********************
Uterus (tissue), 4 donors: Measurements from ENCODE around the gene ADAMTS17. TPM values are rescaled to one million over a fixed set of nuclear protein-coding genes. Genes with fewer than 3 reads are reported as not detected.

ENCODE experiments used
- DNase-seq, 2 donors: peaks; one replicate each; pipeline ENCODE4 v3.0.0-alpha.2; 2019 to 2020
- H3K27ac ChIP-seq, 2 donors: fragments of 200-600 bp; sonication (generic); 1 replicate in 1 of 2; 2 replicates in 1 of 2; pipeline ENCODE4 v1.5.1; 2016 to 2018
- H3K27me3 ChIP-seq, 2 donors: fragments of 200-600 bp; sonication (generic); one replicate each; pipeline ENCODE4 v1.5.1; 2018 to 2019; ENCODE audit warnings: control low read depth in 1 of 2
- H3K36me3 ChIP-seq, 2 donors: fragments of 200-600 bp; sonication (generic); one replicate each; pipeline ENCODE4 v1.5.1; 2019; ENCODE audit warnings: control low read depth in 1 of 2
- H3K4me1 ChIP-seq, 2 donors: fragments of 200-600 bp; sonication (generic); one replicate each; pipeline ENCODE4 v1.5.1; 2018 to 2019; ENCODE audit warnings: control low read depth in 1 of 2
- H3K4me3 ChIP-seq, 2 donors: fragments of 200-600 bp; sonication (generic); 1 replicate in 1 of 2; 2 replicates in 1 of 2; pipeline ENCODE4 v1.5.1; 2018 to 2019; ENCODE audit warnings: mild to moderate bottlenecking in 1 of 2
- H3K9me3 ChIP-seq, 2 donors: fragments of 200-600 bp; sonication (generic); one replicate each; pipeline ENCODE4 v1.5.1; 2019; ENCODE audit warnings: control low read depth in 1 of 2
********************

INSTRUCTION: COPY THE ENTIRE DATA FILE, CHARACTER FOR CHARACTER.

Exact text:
Uterus (tissue), 4 donors: Measurements from ENCODE around the gene ADAMTS17. TPM values are rescaled to one million over a fixed set of nuclear protein-coding genes. Genes with fewer than 3 reads are reported as not detected.

ENCODE experiments used
- DNase-seq, 2 donors: peaks; one replicate each; pipeline ENCODE4 v3.0.0-alpha.2; 2019 to 2020
- H3K27ac ChIP-seq, 2 donors: fragments of 200-600 bp; sonication (generic); 1 replicate in 1 of 2; 2 replicates in 1 of 2; pipeline ENCODE4 v1.5.1; 2016 to 2018
- H3K27me3 ChIP-seq, 2 donors: fragments of 200-600 bp; sonication (generic); one replicate each; pipeline ENCODE4 v1.5.1; 2018 to 2019; ENCODE audit warnings: control low read depth in 1 of 2
- H3K36me3 ChIP-seq, 2 donors: fragments of 200-600 bp; sonication (generic); one replicate each; pipeline ENCODE4 v1.5.1; 2019; ENCODE audit warnings: control low read depth in 1 of 2
- H3K4me1 ChIP-seq, 2 donors: fragments of 200-600 bp; sonication (generic); one replicate each; pipeline ENCODE4 v1.5.1; 2018 to 2019; ENCODE audit warnings: control low read depth in 1 of 2
- H3K4me3 ChIP-seq, 2 donors: fragments of 200-600 bp; sonication (generic); 1 replicate in 1 of 2; 2 replicates in 1 of 2; pipeline ENCODE4 v1.5.1; 2018 to 2019; ENCODE audit warnings: mild to moderate bottlenecking in 1 of 2
- H3K9me3 ChIP-seq, 2 donors: fragments of 200-600 bp; sonication (generic); one replicate each; pipeline ENCODE4 v1.5.1; 2019; ENCODE audit warnings: control low read depth in 1 of 2